Laurence M. Gartel: Millennium Girl

  • ©,



    Millennium Girl


Creation Year:



    Giclee Print (Edition of 25)


    40" x 50"



Artist Statement:

    At first, I created works using a proprietary system at the Media Study/Buffalo Center in Buffalo, New York in the middle to late 1970s. Experimentation on the system was as much of a challenge as creating aesthetic images. “Media and message” were hard to combine.

    Dual Personality (1979) posed the question of positive and negative, fusing two images from different angles. Color, too, had to be “stripped” in by use of a colorizer unit called the Paik-Abe Colorizer. The input devices only allowed black-and-white input using big television cameras and one-inch reel-to-reel video tape. The resultant image had to be photographed directly off the monitor, as there was no other way to capture the image to print it.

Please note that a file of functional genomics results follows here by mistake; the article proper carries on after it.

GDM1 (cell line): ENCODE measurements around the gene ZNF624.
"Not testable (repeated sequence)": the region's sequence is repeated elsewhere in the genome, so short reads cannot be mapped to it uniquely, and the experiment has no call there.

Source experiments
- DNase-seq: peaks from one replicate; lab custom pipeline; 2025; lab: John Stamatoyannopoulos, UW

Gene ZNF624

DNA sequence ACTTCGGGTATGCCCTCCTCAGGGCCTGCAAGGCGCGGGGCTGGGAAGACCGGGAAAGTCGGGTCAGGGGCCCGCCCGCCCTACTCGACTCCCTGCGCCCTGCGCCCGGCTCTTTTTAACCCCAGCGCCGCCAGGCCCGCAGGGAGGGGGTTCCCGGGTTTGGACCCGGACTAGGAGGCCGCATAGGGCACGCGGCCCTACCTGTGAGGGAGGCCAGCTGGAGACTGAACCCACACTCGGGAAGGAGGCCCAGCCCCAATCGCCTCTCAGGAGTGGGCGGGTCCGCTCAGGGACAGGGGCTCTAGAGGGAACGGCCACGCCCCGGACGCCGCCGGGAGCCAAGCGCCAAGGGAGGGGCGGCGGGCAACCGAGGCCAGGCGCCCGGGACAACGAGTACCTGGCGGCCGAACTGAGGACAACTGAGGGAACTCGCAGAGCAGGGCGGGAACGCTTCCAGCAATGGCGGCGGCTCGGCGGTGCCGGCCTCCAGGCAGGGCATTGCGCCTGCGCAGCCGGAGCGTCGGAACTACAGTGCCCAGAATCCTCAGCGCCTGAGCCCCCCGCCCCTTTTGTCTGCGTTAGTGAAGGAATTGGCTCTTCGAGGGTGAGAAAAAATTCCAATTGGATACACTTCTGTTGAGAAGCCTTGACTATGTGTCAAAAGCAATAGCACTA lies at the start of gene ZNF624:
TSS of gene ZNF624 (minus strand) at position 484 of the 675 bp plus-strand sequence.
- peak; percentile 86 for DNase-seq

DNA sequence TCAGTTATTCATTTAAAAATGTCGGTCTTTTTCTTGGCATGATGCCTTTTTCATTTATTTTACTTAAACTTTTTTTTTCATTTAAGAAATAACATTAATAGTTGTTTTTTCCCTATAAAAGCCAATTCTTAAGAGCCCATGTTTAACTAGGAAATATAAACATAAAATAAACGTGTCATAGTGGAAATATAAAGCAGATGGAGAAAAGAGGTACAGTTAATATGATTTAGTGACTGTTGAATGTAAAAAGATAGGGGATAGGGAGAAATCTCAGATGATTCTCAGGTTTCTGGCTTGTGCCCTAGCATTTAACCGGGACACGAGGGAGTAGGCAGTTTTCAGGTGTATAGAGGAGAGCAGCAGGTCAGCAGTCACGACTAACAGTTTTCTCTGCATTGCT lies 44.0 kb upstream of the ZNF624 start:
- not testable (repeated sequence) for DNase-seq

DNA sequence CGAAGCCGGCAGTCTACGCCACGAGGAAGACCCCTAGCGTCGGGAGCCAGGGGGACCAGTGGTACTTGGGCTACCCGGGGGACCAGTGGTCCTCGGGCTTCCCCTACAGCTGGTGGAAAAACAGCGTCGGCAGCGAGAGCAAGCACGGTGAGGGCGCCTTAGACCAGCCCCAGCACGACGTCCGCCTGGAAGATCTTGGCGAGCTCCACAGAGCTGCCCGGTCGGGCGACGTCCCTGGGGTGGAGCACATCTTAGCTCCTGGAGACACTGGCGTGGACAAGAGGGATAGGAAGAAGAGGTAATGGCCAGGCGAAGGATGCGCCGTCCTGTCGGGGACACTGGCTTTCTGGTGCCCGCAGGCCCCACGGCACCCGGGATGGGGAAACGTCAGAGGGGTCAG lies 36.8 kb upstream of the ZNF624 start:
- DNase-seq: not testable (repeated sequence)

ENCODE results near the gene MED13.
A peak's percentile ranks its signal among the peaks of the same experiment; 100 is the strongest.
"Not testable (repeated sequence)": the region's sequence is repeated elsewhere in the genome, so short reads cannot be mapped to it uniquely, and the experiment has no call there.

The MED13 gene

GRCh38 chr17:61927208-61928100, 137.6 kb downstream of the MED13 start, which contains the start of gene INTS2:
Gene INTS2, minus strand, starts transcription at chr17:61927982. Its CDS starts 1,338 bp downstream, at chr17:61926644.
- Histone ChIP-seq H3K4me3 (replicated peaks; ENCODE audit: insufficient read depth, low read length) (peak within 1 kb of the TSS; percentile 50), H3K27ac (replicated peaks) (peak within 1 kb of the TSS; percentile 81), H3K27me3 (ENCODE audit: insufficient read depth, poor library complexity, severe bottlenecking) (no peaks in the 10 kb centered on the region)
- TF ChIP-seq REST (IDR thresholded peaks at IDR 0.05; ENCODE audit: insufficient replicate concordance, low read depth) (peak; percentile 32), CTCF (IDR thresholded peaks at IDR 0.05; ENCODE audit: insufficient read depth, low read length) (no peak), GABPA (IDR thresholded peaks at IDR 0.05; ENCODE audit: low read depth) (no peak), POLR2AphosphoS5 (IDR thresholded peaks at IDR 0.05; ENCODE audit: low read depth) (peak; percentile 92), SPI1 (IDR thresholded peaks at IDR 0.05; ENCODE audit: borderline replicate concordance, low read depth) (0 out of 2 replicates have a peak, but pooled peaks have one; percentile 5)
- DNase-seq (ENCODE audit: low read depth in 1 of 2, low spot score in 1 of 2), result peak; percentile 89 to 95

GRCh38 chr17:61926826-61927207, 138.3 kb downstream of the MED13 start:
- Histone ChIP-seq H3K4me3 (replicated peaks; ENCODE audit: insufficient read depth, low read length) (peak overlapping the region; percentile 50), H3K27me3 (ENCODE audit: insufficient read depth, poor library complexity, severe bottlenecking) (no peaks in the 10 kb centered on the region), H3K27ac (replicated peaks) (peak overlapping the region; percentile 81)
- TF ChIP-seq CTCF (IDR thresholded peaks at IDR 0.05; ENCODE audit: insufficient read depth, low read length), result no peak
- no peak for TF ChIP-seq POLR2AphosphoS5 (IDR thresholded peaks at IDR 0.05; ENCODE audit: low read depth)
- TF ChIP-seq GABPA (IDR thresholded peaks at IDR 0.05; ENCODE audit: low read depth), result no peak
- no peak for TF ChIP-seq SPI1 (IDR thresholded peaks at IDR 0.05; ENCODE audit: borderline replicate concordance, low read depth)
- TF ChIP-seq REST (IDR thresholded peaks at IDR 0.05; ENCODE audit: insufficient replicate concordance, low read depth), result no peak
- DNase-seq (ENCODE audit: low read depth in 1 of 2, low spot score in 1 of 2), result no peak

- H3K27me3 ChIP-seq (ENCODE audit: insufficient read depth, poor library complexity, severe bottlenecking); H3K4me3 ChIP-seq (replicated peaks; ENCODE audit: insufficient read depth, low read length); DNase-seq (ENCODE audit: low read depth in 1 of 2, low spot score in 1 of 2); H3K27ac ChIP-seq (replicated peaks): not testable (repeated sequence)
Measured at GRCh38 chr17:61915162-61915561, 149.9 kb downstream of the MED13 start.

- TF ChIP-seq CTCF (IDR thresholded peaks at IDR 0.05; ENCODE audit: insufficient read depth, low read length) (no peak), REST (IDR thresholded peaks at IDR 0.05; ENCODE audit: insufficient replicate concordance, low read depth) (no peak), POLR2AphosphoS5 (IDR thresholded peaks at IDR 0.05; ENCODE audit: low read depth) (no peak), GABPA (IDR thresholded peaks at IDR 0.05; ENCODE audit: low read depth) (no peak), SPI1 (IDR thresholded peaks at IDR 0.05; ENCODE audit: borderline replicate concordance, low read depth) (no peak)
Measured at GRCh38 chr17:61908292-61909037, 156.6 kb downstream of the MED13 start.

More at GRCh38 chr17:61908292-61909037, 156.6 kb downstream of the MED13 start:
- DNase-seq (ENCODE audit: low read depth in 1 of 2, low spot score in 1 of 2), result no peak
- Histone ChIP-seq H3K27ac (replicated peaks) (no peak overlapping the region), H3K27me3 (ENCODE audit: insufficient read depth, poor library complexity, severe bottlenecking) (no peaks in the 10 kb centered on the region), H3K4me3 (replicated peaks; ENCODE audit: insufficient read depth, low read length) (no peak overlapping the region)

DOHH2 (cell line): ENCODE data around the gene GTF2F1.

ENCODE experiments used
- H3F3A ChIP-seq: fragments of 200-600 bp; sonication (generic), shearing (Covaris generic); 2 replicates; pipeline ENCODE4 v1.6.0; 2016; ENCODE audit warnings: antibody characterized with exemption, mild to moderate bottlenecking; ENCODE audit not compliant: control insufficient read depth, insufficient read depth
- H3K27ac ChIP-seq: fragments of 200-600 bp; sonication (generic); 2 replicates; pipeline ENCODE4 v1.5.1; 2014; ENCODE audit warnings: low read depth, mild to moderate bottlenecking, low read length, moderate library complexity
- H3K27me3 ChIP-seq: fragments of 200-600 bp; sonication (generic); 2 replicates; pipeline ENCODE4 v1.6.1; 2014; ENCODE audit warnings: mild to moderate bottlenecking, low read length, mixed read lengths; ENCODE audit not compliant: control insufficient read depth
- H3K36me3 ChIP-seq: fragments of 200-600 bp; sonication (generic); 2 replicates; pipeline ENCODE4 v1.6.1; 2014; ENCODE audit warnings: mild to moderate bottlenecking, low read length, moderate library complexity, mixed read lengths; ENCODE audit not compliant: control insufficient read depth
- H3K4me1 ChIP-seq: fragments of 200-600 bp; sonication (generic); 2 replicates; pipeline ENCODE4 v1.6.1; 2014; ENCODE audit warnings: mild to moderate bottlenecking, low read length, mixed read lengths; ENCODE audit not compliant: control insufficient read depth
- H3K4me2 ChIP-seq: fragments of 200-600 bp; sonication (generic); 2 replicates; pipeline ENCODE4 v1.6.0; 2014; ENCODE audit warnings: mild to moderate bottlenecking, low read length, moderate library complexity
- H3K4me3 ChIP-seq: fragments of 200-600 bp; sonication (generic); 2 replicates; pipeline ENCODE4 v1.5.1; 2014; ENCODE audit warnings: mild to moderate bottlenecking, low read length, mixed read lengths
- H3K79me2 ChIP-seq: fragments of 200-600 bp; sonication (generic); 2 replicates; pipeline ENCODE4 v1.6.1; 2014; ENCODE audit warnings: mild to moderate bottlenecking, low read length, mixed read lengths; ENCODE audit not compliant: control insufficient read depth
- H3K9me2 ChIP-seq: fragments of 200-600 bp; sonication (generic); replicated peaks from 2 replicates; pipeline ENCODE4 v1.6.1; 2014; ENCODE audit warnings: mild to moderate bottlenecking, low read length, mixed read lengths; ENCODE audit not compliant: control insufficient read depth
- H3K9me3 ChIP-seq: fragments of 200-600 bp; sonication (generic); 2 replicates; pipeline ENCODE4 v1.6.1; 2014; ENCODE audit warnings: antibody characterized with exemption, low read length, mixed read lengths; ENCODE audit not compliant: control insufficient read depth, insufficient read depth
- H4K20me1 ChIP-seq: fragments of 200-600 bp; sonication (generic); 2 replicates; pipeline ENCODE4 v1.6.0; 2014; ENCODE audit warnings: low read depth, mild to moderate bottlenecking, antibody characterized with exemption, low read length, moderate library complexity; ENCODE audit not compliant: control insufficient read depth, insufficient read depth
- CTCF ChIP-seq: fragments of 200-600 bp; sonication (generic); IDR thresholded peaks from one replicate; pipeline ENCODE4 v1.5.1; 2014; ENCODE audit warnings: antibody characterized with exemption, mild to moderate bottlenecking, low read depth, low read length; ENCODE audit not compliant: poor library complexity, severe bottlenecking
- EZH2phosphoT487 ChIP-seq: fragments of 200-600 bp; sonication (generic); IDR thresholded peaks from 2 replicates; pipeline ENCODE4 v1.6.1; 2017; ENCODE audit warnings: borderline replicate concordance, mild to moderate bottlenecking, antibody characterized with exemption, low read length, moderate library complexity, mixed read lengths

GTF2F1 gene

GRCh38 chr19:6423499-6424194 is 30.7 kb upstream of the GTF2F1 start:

Recent work continues to be auto-biographical. I create collages, as I am telling stories with my work. These are little vignettes of life. I always take my own photographs and include people who I come in contact with as well as the architecture and culture from the region. Now that the technology is no longer a “wrestling process;’ it is much more content-oriented. The final image is then printed digitally direct onto watercolor paper at 40 inches x 50 inches.

    Millennium Girl, for example, is about my recent travels to Italy, the Italian people, and their history. The “Millennium Girl” herself stands to represent all women of the future, their power and their strength. All great works of art should represent their time, and I hope this work gives future viewers a window of our communicative age at the commencement of the 21st century.